2021/05/15

Kant's categorical imperatve and defence policy

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A simple (not flawless) way of checking whether one's policy is ethical is to apply the categorical imperative; would the outcome be a good one if everyone behaved like this?

I have repeatedly argued on this blog (and elsewhere) that small powers should not create or maintain well-rounded miniature military forces, as such armed forces are near-useless for deterrence and defence. Or did you hear any good of the deterrence and defence values of the armed forces of Denmark, Norway, Estonia, Latvia, Lithuania during the Second World War? The only small power that resisted a great power successfully was Finland, and it did only so for a short time under uniquely favourable circumstances.

Likewise, I argued repeatedly that even some of the bigger NATO members such as Germany should orient their armed forces towards a specific threat scenario, complementing their alliance rather with contributions tailored to their situation rather than well-rounded armed forces in ignorance of any threat scenario. Germany could disband its navy with absolutely no harm to its or its allies' security, for example.

Moreover, military budgets should be set in the context of the military overspending of allies (that is, one should spend less due to others overspending rather than to emulate their silliness).

This doesn't seem to be an ethical course of action at first look and certain not very deep thinkers mis-use the word "freeriding" a lot even in the current real world situation.

To think so requires a static look at the world. My advice would change if the overspending by allies would end, for example. To devise a budget in context of allied budgeting may just as well lead to an increase of own spending when allied overspending ends.

A deterioration of air power or sea power or the primary threat scenario becoming unrealistic would lead to different conclusions, a different optimum, a different advice.

So what really drives my thinking about force structures is not a simplistic preference for less, but an appreciation of real world circumstances; the size of threats, the capabilities of allies, the own economic and fiscal capabilities and the own geographical position.

 

I do assert that much of the advice regarding more military spending, more warships, more combat aircraft, more tanks, more brigades is not driven by an appreciation of threat capabilities, allied capabilities and geography. Most calls for "more" rather seem to be driven by money interests, officer self-interests or very much subjective power fantasies. This ranges from millionaire CEOs and lobbyists to flag ranks who put their service before their country to simple fanbois.

 
related:
 
 
 
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2021/05/08

Navies' obsession with peacetime hull quantities

 

Navies tend to seek to have many (and powerful = prestigious) warship hulls in peacetime. The more ships there are, the more jobs for junior officers, the more jobs for senior officers. The bigger the navy and the more central it is to the country's policies and self-image, the more prestige do the naval officers enjoy.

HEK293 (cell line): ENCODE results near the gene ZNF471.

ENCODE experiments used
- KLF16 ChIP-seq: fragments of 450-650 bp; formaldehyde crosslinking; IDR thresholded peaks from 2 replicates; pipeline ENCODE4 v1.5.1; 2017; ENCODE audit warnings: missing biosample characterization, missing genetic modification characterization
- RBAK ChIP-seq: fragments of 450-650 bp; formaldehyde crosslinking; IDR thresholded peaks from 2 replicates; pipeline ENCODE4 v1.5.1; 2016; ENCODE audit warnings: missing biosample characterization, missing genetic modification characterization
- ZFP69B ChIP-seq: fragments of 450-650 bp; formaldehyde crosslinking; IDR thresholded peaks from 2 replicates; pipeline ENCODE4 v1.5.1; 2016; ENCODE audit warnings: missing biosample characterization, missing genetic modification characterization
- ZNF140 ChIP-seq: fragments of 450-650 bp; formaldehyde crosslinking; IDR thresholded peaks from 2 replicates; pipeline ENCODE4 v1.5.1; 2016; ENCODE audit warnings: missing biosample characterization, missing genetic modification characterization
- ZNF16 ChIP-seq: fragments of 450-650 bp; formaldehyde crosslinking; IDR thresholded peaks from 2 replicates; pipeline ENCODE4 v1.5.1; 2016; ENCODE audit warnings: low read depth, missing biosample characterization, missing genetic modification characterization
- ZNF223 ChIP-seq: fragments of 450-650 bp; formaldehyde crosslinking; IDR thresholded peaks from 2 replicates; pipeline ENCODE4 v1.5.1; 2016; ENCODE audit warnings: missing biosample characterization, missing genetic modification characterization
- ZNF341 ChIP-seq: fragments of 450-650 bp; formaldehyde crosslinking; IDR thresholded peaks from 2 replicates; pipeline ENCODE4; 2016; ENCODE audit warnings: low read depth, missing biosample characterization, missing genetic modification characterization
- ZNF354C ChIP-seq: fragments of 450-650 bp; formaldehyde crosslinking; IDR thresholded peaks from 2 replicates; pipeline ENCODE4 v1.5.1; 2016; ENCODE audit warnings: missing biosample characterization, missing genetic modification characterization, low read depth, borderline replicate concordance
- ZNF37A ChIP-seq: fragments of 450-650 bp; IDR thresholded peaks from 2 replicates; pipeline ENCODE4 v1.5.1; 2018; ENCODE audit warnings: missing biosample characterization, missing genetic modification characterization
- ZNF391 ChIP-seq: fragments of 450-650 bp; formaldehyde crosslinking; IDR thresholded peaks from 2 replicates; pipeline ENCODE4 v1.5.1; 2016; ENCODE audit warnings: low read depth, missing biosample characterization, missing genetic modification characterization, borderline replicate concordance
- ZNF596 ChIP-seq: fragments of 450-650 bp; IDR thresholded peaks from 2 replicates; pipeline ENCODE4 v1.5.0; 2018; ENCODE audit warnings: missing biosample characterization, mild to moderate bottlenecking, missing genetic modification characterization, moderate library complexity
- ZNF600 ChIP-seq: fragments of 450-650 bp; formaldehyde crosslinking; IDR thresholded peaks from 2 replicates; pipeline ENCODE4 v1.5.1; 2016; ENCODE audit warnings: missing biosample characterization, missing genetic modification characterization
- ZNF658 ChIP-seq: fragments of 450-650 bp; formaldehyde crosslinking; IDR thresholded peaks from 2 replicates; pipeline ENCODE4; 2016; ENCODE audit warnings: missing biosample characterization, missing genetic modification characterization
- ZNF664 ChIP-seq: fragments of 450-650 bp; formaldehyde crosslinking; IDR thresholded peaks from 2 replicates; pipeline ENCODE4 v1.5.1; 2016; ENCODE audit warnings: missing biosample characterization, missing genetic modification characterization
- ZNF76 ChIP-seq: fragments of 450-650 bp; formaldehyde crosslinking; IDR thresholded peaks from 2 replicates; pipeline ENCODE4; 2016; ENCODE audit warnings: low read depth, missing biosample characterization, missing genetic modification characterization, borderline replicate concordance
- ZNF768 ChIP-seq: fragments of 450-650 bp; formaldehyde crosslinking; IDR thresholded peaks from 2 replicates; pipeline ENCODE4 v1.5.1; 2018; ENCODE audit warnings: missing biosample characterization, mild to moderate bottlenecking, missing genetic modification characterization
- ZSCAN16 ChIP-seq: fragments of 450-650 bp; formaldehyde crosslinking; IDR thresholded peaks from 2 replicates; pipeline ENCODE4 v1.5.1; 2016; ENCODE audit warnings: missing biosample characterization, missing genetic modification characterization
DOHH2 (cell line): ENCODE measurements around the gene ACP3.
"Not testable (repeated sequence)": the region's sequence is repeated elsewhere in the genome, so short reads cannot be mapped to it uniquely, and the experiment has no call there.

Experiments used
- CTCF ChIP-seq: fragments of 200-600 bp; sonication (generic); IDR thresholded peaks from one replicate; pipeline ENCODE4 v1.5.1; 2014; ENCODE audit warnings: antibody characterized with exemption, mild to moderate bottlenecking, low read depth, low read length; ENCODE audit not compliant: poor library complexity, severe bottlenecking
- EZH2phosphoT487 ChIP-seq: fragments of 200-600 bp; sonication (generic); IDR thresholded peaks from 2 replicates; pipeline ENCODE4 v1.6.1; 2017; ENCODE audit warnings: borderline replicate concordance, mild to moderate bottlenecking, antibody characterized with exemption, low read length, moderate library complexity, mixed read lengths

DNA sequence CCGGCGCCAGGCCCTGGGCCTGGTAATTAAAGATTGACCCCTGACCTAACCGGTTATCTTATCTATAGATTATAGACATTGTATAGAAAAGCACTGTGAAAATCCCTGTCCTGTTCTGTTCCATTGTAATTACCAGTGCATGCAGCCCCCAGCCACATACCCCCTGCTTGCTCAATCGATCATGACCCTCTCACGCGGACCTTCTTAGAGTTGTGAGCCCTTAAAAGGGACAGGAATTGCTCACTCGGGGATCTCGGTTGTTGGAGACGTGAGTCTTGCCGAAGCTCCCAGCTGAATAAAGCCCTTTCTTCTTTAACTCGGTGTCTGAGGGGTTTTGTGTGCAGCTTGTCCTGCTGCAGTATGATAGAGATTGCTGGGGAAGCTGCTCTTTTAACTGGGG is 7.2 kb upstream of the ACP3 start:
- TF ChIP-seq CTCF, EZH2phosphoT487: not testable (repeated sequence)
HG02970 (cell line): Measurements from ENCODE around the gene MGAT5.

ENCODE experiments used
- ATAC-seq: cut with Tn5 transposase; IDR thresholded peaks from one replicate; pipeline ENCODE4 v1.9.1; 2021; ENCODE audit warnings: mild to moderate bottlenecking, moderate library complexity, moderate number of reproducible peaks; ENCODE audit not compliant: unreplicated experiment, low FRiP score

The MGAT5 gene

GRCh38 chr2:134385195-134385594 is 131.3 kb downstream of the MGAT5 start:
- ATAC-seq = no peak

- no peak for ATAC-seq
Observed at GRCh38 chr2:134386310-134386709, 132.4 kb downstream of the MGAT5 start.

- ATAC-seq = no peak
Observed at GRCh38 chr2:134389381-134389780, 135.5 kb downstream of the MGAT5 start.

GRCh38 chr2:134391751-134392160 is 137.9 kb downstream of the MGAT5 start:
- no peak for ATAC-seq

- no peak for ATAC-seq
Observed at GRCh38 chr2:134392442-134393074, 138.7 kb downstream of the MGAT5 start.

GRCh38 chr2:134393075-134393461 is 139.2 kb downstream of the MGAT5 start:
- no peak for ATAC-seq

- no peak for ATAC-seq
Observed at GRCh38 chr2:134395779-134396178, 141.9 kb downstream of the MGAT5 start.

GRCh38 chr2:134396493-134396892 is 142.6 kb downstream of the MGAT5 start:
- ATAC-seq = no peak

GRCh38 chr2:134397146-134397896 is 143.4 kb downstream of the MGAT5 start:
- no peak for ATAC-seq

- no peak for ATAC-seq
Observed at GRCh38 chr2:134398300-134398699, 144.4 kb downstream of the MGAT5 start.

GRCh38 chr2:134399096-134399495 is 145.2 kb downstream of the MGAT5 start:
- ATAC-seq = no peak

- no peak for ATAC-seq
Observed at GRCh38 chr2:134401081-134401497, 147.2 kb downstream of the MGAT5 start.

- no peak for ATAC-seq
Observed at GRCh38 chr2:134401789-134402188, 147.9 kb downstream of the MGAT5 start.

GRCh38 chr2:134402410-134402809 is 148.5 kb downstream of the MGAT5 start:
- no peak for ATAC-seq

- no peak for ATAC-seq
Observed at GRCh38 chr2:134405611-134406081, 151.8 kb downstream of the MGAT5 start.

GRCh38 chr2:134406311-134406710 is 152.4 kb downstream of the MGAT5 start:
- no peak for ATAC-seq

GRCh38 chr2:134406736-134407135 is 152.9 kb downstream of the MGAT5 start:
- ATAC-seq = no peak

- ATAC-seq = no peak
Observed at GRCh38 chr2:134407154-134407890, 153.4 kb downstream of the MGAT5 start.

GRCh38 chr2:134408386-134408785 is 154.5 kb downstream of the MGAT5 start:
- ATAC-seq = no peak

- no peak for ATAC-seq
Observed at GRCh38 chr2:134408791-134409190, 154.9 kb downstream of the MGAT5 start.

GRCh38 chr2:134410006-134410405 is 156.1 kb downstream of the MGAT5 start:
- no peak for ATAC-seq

The principal-agent problem clearly leads to navy officers wishing for more naval expenditures than optimal for the nation's overall best interests.

There is a particular obsession of navies (and their fanbois*) with peacetime warship hull quantities. The U.S. navy outright obsesses over made-up hull quantity requirements that are supposedly necessary. Those quantities haven't been met in decades (if ever), but neither the U.S. nor its allies were blockaded, bombed or invaded by another country. There's also an anecdote about a German inspector of the navy (highest-ranking naval officer) who publicly regretted that he couldn't commission a single new ship during his time leading the German navy. The fact that Germany wasn't blockaded, bombed or invaded and commissioning an additional ship was thus proved to be nothing but a waste of resources didn't seem to have crossed his mind.

The obsession with peacetime warship quantities goes on despite the obvious fact that air power rules the surface of the seas. The U.S. Navy itself spent more money on buying aircraft than on buying warships a few years back, but the obsession was still about ship hulls, not about aircraft fuselages or naval aircraft fuselages. Land-based aviation can wipe out surface fleets at much lesser costs than any warship or submarine fleet could, and naval aviation is clearly technically disadvantaged to already dispersed land-based aviation (land-based aviation has more capable support aircraft, potential access to OTH radar data, isn't burdened by tailhooks or strengthening for stressful landings).

The overemphasis on warships leads to a neglect of other items that could be of great importance, similar to how Western air forces neglect ballistic missiles of the Iskander-ish class and air defences. 

Another analogy is modern armies neglecting preparations for dealing with prisoners of war (too few infantrymen or other temporarily detachable troops to handle them).

I'm writing about ships that can meet the traditional cruiser role of enforcing a distant naval blockade. Submarines have marginal target inspection abilities. They can try to enforce a naval blockade close to hostile ports, but a American-Sino war might see ships slipping through Indonesian and Philippine waters. What asset would inspect, identify and possibly board or (more risky in case of error) sink them? Traditionally, this would have been the job of cruisers. The USN has no high endurance frigate fleet for the job, and cannot spare its destroyers.